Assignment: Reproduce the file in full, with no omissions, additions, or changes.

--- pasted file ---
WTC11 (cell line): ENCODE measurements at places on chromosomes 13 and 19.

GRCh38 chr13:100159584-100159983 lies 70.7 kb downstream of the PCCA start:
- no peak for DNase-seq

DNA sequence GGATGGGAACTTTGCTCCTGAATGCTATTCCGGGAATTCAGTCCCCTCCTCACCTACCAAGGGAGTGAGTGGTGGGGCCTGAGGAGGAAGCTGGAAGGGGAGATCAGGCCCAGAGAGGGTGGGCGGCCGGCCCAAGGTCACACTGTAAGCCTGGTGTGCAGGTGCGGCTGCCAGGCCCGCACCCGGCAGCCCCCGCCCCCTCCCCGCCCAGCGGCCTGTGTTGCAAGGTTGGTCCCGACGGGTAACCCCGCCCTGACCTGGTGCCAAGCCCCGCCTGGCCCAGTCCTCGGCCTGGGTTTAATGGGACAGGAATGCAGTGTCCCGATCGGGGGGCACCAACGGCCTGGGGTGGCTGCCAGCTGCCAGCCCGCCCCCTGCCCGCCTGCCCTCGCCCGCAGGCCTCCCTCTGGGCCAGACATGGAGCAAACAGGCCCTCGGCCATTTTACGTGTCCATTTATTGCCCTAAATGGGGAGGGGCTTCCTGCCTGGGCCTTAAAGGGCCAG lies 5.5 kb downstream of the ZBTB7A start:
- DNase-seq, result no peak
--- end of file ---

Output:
WTC11 (cell line): ENCODE measurements at places on chromosomes 13 and 19.

GRCh38 chr13:100159584-100159983 lies 70.7 kb downstream of the PCCA start:
- no peak for DNase-seq

DNA sequence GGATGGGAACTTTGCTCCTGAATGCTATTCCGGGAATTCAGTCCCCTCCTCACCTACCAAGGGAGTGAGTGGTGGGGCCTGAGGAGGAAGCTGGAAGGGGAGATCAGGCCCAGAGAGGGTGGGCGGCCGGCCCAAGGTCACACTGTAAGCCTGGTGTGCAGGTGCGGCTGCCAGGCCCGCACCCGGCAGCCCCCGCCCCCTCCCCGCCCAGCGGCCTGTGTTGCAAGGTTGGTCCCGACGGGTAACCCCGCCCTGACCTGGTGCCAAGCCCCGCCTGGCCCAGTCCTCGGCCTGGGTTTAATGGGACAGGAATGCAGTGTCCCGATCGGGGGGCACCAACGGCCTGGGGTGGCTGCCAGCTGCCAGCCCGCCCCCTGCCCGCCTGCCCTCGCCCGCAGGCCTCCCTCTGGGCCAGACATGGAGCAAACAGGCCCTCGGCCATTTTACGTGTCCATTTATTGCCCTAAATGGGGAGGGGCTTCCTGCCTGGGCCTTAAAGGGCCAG lies 5.5 kb downstream of the ZBTB7A start:
- DNase-seq, result no peak